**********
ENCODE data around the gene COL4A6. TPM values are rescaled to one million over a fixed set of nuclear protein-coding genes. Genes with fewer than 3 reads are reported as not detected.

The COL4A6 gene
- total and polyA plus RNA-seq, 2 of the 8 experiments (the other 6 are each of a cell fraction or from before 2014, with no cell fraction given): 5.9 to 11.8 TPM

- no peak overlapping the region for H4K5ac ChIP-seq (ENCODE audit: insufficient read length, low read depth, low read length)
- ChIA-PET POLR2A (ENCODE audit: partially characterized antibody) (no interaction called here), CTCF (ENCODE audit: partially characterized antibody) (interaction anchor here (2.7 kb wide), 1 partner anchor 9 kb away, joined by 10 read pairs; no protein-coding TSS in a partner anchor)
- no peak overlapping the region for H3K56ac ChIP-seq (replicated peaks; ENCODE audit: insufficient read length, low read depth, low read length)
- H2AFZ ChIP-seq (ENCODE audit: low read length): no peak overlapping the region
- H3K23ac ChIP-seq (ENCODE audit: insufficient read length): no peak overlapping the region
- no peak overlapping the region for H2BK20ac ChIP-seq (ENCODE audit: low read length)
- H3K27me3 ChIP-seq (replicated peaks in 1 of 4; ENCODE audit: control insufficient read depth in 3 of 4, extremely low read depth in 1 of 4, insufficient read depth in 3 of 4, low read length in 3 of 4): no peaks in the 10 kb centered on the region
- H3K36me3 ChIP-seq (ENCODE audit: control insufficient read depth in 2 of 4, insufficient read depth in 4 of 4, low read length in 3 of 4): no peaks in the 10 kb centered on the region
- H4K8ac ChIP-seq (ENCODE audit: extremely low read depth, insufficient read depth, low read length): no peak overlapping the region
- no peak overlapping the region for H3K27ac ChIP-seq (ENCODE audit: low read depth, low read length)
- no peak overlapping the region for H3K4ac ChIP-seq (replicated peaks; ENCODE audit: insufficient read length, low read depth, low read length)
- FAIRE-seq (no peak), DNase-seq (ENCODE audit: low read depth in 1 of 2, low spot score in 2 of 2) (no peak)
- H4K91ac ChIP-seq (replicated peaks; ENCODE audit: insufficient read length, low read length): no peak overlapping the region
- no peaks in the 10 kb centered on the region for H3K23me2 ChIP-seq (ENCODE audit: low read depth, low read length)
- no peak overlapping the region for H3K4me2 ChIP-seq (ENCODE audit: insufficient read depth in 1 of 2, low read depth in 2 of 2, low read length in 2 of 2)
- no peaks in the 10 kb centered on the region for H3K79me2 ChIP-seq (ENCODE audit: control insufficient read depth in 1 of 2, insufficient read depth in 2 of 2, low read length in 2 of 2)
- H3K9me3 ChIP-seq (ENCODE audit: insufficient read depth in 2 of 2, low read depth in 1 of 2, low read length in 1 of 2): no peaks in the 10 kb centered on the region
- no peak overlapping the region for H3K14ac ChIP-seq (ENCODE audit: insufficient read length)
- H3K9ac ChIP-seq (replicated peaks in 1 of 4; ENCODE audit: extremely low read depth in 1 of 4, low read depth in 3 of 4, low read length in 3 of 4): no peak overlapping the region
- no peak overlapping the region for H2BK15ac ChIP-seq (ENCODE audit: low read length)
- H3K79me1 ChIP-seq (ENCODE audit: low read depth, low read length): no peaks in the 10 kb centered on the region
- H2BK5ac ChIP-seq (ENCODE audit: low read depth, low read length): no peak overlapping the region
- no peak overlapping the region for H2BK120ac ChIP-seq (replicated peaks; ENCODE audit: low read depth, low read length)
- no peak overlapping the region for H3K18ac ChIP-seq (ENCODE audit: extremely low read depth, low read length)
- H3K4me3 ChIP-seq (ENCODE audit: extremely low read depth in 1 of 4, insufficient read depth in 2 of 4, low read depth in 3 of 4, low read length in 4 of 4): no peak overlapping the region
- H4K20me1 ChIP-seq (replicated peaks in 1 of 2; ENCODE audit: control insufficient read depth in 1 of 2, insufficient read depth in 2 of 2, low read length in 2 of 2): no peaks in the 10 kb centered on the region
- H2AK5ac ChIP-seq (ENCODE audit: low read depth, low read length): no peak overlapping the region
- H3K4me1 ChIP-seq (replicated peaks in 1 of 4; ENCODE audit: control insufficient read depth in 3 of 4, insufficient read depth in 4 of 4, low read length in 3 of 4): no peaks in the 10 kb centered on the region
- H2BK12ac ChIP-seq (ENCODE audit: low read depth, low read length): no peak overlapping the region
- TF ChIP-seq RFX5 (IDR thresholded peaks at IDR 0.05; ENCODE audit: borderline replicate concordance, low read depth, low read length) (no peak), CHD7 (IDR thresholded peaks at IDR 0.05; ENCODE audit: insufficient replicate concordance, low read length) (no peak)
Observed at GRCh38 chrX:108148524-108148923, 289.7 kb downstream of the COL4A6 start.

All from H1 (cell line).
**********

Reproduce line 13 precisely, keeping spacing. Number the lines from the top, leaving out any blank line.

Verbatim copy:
- no peak overlapping the region for H3K27ac ChIP-seq (ENCODE audit: low read depth, low read length)